Facebook launches Bulletin newsletter product, powered by top journalists

Facebook on Tuesday launched its newsletter product “Bulletin”, a standalone platform for free and paid articles and podcasts that will aim to compete with Substack.

CEO Mark Zuckerberg announced the platform, which is live on Bulletin.com, and showcased some of the editors the company has hired in a live audio room on Facebook.

Facebook is struggling to compete with the rapidly growing trend of email newsletters, as top journalists and writers have left media companies to fend for themselves over the past year.

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The Substack self-publishing platform is a leader in helping writers sell email subscriptions and has attracted reporters with cash advances. Other tech companies are also competing in the field, including Twitter, which acquired the Revue newsletter platform.

Facebook said it won’t reduce the earnings of Bulletin creators at launch, and creators can choose their own subscription prices. He launches the platform with a number of prominent personalities and writers, including sports presenter Erin Andrews, author Malcolm Gladwell and “Queer Eye” star Tan France.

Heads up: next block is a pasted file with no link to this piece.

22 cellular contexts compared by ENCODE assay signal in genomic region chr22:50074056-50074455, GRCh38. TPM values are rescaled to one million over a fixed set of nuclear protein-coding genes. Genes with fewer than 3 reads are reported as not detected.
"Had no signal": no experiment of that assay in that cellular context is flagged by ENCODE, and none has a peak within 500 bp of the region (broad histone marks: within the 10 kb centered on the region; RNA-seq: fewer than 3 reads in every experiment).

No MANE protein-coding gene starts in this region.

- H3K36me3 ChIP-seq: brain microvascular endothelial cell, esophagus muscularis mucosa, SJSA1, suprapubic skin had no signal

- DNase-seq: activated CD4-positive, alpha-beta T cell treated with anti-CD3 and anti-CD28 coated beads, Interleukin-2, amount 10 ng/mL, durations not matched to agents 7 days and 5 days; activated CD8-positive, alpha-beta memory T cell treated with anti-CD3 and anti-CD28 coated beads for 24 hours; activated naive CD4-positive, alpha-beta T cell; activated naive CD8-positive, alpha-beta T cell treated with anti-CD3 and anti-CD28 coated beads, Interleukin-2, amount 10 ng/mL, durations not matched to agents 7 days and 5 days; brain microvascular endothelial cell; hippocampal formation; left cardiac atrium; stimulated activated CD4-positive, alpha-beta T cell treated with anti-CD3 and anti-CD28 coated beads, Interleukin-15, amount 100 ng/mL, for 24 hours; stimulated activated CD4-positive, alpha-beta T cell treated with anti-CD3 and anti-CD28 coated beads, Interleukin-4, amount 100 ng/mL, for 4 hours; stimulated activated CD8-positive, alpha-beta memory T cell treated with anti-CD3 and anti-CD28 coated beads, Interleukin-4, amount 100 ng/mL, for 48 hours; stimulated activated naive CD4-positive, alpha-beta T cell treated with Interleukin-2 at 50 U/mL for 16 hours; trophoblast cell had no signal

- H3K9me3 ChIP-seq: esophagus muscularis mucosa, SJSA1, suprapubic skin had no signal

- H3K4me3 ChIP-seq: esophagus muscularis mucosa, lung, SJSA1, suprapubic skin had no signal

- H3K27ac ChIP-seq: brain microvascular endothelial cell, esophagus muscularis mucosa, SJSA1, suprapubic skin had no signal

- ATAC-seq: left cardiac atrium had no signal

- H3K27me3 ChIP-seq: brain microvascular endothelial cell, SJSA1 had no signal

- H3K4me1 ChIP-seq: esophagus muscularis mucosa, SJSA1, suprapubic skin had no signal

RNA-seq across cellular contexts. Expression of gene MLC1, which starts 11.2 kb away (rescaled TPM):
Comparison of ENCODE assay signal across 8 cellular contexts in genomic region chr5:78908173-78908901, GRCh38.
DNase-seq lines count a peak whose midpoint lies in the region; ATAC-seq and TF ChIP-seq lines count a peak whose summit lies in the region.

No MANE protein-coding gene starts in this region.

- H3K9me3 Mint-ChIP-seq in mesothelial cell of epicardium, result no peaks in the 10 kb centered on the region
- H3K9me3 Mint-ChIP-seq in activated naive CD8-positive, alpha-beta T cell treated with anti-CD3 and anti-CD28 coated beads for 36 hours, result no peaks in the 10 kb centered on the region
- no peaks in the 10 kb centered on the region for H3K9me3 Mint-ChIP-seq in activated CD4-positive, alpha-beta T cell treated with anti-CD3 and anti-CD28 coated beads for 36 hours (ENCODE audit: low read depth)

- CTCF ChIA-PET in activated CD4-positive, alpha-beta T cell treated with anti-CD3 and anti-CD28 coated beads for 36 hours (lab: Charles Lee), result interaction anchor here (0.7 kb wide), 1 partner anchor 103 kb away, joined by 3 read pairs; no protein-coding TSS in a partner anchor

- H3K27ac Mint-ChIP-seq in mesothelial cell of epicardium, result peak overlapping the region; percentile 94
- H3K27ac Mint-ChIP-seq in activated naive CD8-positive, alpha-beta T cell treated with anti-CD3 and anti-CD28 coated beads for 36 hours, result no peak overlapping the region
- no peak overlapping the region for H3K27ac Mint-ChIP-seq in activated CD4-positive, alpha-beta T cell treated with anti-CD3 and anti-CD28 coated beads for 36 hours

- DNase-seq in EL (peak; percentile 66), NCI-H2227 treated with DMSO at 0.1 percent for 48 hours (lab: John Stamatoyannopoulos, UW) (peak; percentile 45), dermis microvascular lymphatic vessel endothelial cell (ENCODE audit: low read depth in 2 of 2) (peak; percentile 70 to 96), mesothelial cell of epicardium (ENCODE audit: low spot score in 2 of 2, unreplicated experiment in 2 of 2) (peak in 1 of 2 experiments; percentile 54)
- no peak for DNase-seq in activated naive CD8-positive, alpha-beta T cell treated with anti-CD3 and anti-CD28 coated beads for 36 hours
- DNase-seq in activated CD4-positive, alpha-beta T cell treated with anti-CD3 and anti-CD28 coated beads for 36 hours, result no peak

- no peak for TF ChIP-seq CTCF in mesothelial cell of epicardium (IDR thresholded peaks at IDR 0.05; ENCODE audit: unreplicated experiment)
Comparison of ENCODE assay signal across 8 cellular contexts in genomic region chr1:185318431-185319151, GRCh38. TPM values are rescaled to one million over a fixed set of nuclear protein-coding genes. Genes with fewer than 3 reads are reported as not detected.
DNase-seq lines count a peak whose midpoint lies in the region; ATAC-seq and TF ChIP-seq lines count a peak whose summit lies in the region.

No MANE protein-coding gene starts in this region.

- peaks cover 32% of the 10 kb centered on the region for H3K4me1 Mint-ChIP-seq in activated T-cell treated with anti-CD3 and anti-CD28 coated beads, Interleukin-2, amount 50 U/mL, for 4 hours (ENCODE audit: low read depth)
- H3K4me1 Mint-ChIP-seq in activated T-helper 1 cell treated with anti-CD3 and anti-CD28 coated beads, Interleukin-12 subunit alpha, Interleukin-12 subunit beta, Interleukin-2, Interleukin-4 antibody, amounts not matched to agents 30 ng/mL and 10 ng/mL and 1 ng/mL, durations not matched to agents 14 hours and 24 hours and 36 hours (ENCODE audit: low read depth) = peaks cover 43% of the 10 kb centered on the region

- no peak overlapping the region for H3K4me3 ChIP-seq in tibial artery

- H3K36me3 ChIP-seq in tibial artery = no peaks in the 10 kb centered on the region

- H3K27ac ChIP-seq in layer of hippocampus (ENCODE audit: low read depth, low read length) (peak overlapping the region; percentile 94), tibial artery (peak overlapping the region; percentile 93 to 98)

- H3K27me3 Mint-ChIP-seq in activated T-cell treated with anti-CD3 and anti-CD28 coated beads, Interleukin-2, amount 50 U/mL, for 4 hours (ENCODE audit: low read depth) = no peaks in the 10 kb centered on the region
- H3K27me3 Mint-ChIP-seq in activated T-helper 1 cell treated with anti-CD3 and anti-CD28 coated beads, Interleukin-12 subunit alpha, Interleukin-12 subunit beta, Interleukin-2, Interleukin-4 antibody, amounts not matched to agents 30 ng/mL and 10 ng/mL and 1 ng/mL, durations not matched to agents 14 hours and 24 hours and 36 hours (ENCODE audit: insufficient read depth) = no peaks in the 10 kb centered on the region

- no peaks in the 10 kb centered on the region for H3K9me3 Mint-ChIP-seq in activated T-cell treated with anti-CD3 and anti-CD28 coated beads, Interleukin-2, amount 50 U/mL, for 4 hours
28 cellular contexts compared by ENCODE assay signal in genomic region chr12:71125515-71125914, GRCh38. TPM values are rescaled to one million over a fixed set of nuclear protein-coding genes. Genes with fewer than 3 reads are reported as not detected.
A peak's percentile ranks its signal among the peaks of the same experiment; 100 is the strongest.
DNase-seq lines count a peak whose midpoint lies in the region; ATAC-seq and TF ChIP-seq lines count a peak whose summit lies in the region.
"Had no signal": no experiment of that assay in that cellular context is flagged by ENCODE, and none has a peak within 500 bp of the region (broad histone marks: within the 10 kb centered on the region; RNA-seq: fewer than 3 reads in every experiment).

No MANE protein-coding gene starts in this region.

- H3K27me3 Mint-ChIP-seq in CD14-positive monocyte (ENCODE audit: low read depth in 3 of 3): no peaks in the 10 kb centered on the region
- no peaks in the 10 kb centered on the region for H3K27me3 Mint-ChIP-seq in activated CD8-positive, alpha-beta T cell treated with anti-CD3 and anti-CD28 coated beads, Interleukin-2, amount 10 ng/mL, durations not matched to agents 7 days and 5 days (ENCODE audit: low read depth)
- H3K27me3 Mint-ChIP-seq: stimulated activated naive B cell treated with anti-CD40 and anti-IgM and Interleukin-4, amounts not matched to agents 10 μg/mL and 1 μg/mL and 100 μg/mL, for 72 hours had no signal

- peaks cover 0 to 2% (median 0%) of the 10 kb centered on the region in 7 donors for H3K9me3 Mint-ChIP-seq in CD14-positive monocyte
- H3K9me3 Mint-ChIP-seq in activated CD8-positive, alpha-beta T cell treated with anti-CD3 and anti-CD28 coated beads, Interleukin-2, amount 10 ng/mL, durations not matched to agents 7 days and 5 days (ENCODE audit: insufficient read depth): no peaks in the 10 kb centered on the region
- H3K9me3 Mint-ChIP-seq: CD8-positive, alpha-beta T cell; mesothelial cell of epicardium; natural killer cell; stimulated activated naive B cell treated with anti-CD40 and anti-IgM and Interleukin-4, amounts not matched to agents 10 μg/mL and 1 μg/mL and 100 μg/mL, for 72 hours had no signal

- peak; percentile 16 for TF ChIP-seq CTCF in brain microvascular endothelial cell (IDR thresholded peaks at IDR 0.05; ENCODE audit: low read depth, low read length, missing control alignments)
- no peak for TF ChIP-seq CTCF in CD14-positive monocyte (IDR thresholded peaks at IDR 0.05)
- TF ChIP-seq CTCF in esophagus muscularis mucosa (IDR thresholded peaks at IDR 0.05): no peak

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The social network has had a tumultuous relationship with the news industry, which peaked in February after a confrontation with the Australian government over payment to media for content. Following the conflict, Facebook pledged to invest $ 1 billion in the information industry globally over the next three years.

The company said the articles and podcasts will also be available through the Facebook news feed and the Facebook News section.

“We built Bulletin on a separate website to allow creators to grow their audiences in a way that doesn’t rely exclusively on the Facebook platform,” he said on the new site.

Facebook said it is primarily launching with American creators and not accepting new ones at this time. But he said the Bulletin’s site was available worldwide and that he would look to add more international names after the beta test.

In April, Facebook announced it would pay $ 5 million to recruit local freelance journalists to write for its new publishing platform.